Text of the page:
If a business donates say an average of 1 million each year to charitable causes and employs 300 to 400 Caymanians, the absolute size of its profits, assuming this is substantial, should not water down the true impact of that contribution to the community and employment. The fact that the investor may incur a profit of 100 million does not all of a sudden mean that those 300 jobs are not important, or that the millions donated to charitable causes has not helped literally hundreds of needy persons within the community.

And neither does it matter if said investor did this "out of the kindness of his heart" or as a result of pressure to be a good corporate citizen. All that matters is whether the investment was carried out in an environmentally sustainable manner, within the laws and if it has been of benefit to the country or community in question.

The CNS viewpoint on Dart's vulture fund not only encouraged this type of "woe is me and people that make money are obviously harming others" thinking, but it also made a huge leap in logic in implying that we must now also be cautious of Dart's investment in this country.

Dart has not loaned money to this country, which is essentially what the organisation did indirectly in Greece and Argentina.

Instead its investment is what's regarded and welcomed as 'real investment' in the Cayman Islands, bricks and mortar type stuff which lead to true employment of hundreds of individuals who get real salaries and purchase physical goods or services in the country.

And yet I heard someone say a few months ago on a local talk show: "If Dart cared so much about this country, why then doesn't he just give some of his wealth to the country. He has made enough money; he doesn't need to make anymore."

There is so much wrong with that way of thinking that there is not enough space here to elaborate further.

However, one thing worth considering is the impact of this way of thinking on the youth of the Cayman Islands.

We teach the youth to pursue an education and that this is essential to a successful career path, and that they should try to enjoy what they do for a living. At the same time they are brought up a country where there is a prevalent culture of pointing at the expat, foreign or investor as their glass ceiling, the reason for a lack of opportunity. There is no denying that some of these so-styled glass ceiling issues exist, but the extent of this blame game is sold at such an incredibly ludicrous level to the youth that there is little point arming them with a good education when their minds and attitudes have been so severely poisoned with this nonsense.

It's time promote the true realities: that the Cayman Islands are part of a global and competitive economy, that the really great opportunities are there only for those who work both hard and smart, that if our youth are not prepared to survive globally they will certainly not survive locally (because global standards are already here and in practice), and that most of these 'bogeyman investors' that mean no good to our country are just law abiding entrepreneurs seeking the highest possible reward for the risks that they take.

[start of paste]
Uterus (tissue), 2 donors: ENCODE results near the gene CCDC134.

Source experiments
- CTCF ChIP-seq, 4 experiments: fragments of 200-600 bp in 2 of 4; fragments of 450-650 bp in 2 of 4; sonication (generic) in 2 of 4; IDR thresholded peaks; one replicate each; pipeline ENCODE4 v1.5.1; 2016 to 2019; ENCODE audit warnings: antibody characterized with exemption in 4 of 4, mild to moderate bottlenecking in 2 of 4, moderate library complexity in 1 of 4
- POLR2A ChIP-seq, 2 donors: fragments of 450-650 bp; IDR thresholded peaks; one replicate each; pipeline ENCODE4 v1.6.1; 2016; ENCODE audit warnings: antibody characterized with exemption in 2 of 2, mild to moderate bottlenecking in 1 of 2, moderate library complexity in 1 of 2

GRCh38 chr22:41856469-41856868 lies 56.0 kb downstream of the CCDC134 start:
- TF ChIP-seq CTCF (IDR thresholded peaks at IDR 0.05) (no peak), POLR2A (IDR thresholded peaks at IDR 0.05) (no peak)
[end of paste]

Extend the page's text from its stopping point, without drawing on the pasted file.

There seems to be an increasing culture of blaming everyone else, and if Caymanians continue to swim in this "woe is me culture" they will most certainly never secure the control over this economy that they desire.

Continue Reading

Cuban men turn up at centre

Cuban men turn up at centre

| 21/05/2012 | 23 Comments

Cubans on Brac April 18 12 (2) (255x300).jpg(CNS): The two Cuban men who had escaped from the immigration detention centre in George Town over the weekend returned voluntarily, officials confirmed Tuesday. Four men had escaped over the weekend but two were captured in George Town at the waterfront by RCIPS officers on Saturday evening. Two other men remained on the run for another two days before they returned to the centre on Monday evening. Officials said that Angel Manuel Ramos Quiala and Yoandris Lahera Alvarez were both in secure custody along with the other refugees who were picked up in Cayman Brac last month.

The men were part of the group of 28 Cubans, which included one woman, who were aboard a relatively small vessel which landed off the coast of CaymanBrac on Wednesday, 18 April.

Continue Reading

Man drowns off 7MB

Man drowns off 7MB

| 21/05/2012 | 9 Comments

(CNS): Updated — The RCIPS has now named the man who drowned Sunday afternoon after jumping from a boat off Seven Mile Beach. Police said that the body of 43-year-old Stephen David Kinch of Canada was recovered at about 5:20pm from the ocean floor in about forty-five feet of water by divers of the RCIPS’ Marine Unit. Kinch was transported to the South Terminal dock at George Town, from where he was taken by ambulance to the George Town hospital. At about 3:13pm the 911 emergency centre received a telephone call from a man reporting that his friend had jumped into the ocean from the boat they were both aboard and had not resurfaced.

The men were aboard a 19-foot boat between Calico Jacks and the Great House. The marine units and Xray 1 were dispatched to the area where the victim had gone into the water. 

Police are continuing their investigation into the tragedy.

Continue Reading